Home » As Ottawa Mulls Licences For Islamic-Focused Banks, Is Canada Falling Behind?

As Ottawa Mulls Licences For Islamic-Focused Banks, Is Canada Falling Behind?

News From : DagangHalal.com (17 Jun 2009)

As the Anglo-Saxon ex-masters of the financial universe struggle to emerge from a perfect storm of bad loans, bad bets and a deep recession, an alternative approach to business transactions is having a moment in the sun: Islamic finance, based on teachings from the Qur’an.

Some governments, including the United Kingdom and Japan, have begun trying to tap into money from the Middle East by floating debt as sukuk, or Shariah-compliant bonds. At the retail level, Islamic mortgages and other banking products – based on a no-interest equity-pool form of finance – are becoming more popular. Here in Canada, Standard & Poor’s recently set up a Shariah-compliant index that has already led to the proposed creation of the first Islamic ETF in this country.

But as the Islamic finance movement begins to get off the ground, a tug-of-war about how fast this new religious economy should emerge has broken out among those hoping to be players in this market.

The federal government declines to say how many applications it has received from organizations hoping to be the first Canadian institution to set up a licensed Islamic-focused bank in this country. But observers estimate there are about half a dozen applications sitting with the Department of Finance, and some of those asking for consideration are getting impatient with the time it has taken the government to come up with a yes or no.

Steve Watts, a partner with KPMG in Toronto, is involved with one of the applications. (KPMG is also handling another.) He says he’s worried Canada is falling behind other countries in its development of this sector. He points to London, which has decided to be proactive in developing that city as a “centre of excellence” in Islamic finance. “This is the next big shift in retail banking for the Muslim community. Looking to the future, this is going to be great for banks,” says Watts. “What are we waiting for? If this is being done in the rest of the Commonwealth, why can’t it be done here? Why can’t the laws of Canada accommodate this?” A conventional application usually takes up to 12 months; the Islamic applications have been sitting with the government for two to three years.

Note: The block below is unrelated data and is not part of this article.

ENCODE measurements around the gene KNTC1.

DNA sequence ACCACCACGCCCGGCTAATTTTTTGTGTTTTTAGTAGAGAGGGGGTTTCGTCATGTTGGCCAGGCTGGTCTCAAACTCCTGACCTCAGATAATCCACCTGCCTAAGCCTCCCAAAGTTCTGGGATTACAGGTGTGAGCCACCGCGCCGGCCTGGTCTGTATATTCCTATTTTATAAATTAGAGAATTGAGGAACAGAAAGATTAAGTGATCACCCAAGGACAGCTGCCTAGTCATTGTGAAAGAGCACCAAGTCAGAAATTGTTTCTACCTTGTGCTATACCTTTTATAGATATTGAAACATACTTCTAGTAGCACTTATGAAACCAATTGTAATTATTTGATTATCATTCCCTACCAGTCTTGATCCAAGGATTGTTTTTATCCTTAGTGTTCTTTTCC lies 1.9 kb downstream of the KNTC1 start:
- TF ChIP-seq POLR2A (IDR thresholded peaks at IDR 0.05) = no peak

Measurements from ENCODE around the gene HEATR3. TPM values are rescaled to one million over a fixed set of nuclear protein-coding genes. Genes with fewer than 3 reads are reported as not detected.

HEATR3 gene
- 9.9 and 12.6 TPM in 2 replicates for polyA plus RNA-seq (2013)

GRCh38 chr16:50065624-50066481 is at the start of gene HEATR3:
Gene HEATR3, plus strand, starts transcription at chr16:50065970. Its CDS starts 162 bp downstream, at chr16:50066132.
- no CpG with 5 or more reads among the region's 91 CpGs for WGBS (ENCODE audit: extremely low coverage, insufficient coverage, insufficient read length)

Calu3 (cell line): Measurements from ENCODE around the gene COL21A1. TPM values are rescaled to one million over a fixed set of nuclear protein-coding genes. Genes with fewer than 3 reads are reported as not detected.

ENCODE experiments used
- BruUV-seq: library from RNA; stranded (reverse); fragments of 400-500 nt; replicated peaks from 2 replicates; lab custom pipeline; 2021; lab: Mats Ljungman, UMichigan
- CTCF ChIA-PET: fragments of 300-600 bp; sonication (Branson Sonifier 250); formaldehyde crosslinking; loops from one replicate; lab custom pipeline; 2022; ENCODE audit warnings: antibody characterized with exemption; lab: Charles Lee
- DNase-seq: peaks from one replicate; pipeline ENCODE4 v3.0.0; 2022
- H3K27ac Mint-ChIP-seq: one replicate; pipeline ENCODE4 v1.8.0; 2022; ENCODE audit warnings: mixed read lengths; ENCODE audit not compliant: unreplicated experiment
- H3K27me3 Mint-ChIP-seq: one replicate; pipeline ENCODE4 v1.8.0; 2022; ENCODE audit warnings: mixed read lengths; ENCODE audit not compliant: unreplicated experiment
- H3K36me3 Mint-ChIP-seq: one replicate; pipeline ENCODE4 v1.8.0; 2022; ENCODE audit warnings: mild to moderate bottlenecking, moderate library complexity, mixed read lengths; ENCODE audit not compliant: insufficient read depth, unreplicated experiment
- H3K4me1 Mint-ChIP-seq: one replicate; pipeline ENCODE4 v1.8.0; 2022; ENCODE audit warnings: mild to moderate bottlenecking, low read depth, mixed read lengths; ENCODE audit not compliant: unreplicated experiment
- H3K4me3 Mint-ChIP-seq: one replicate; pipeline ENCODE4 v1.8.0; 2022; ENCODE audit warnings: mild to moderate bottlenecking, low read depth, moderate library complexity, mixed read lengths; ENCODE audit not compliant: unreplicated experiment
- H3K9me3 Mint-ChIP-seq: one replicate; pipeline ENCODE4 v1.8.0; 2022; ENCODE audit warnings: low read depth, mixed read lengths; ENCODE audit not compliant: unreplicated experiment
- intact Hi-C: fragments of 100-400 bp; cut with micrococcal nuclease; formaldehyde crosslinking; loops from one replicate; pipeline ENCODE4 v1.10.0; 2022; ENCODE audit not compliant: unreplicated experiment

Watts points out that Islamic finance is one of the fastest-growing sectors in financial services. Authorities have done background checks around the applications; the backing of KPMG helps to ensure the commercial accounting on the applications is up to par. And anyway, despite what some critics argue, the products offered under the Islamic finance banner are not all that unconventional; the techniques used in Islamic finance are the same as or similar to some used at credit unions, in private equity and in venture capital.

Watts argues that the bureaucratic delays are leaving the sector under-regulated. “Mainstream Canadians are protected, but regulation is non-existent in this sector,” he says. “This is about taking something that is currently unregulated and bringing it into the mainstream. We want to show Canadians that they are represented under the regulatory system of Canada.”

Interestingly, the proposals were submitted for approval to the Office of the Superintendent of Financial Institutions, as is typical in such filings. But all the applications were subsequently punted to Finance. What might have held up the approval process? Only four years ago, the Ontario government found itself mired in a debate around accommodating Shariah-based law in provincial courts; the plan was eventually tossed out amid the populist backlash. The federal Conservatives might be hoping to avoid a similar kind of debate, especially given a minority in the House. As well, groups such as the Muslim Canadian Congress, the self-styled voice of moderate Muslims, has criticized the Islamic finance movement, calling it a con job by “Islamists, with backing from Middle Eastern financial institutions and their Western partners,” as one letter to the Canada Mortgage and Housing Corp. put it, intended to scare Muslims into paying more for financial services out of a sense of religious duty.

By Jeff Sanford
Source:Canadian Business Online

 

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